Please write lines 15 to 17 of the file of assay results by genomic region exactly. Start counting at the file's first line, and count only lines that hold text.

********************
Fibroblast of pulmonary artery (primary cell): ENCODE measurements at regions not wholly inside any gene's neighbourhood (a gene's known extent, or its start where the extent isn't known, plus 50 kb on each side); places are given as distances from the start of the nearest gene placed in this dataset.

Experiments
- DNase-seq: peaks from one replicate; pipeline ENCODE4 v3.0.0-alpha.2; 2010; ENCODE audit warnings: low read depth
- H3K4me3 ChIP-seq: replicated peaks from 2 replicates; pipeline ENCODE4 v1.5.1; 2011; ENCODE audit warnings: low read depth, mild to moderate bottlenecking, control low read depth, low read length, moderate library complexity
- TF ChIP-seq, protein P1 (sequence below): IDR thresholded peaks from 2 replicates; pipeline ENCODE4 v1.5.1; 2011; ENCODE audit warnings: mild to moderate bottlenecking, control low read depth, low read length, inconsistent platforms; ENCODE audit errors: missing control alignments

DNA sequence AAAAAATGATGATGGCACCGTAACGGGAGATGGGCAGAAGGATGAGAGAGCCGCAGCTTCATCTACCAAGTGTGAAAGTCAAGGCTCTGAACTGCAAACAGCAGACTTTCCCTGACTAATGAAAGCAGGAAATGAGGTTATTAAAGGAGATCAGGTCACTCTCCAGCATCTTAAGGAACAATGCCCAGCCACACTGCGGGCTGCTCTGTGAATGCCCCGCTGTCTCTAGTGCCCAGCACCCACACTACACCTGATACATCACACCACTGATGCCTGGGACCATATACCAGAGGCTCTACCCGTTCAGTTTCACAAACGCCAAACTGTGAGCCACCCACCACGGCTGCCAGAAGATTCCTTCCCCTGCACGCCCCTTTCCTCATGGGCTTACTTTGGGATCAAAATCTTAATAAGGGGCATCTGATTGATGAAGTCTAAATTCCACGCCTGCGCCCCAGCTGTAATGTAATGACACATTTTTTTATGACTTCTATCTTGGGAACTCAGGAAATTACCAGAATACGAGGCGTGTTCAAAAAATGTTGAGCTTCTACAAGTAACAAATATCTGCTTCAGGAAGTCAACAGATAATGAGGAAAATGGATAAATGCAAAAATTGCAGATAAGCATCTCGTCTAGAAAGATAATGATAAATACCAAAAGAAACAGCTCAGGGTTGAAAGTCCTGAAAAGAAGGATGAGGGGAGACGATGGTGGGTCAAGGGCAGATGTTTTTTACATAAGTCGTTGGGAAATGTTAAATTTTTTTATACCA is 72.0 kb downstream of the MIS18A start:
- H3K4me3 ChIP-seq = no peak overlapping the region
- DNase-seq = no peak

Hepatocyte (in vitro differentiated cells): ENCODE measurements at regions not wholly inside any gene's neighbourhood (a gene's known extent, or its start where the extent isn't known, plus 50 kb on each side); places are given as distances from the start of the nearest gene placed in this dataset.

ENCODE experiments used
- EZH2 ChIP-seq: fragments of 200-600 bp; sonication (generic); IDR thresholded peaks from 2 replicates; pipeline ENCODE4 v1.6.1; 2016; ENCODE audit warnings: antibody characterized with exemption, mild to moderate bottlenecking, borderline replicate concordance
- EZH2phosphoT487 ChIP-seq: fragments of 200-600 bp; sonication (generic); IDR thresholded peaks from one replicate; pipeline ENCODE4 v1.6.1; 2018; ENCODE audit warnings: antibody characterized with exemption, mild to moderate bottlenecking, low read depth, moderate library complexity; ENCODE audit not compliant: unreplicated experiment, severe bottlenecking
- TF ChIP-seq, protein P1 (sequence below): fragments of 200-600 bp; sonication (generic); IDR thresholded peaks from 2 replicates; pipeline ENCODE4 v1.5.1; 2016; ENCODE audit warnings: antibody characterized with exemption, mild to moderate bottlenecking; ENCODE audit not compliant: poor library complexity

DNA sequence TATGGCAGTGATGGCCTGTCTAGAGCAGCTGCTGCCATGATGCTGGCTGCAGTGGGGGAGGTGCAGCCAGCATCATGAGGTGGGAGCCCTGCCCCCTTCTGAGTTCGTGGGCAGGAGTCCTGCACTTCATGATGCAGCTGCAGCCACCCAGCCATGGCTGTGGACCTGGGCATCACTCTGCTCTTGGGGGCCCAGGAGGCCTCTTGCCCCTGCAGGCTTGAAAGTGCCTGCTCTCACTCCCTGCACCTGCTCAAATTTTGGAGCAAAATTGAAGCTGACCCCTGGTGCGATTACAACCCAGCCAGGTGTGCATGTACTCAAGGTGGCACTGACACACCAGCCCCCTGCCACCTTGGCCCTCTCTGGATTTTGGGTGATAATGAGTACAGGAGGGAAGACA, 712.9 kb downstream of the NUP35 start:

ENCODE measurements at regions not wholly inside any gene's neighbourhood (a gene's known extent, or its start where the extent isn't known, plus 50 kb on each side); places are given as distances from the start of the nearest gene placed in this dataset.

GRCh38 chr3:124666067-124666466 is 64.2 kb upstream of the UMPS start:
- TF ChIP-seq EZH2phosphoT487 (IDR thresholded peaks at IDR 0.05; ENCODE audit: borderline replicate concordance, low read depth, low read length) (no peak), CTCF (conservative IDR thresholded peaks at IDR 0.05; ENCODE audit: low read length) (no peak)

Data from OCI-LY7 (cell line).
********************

ENCODE measurements at regions not wholly inside any gene's neighbourhood (a gene's known extent, or its start where the extent isn't known, plus 50 kb on each side); places are given as distances from the start of the nearest gene placed in this dataset.

GRCh38 chr3:124666067-124666466 is 64.2 kb upstream of the UMPS start:
- TF ChIP-seq EZH2phosphoT487 (IDR thresholded peaks at IDR 0.05; ENCODE audit: borderline replicate concordance, low read depth, low read length) (no peak), CTCF (conservative IDR thresholded peaks at IDR 0.05; ENCODE audit: low read length) (no peak)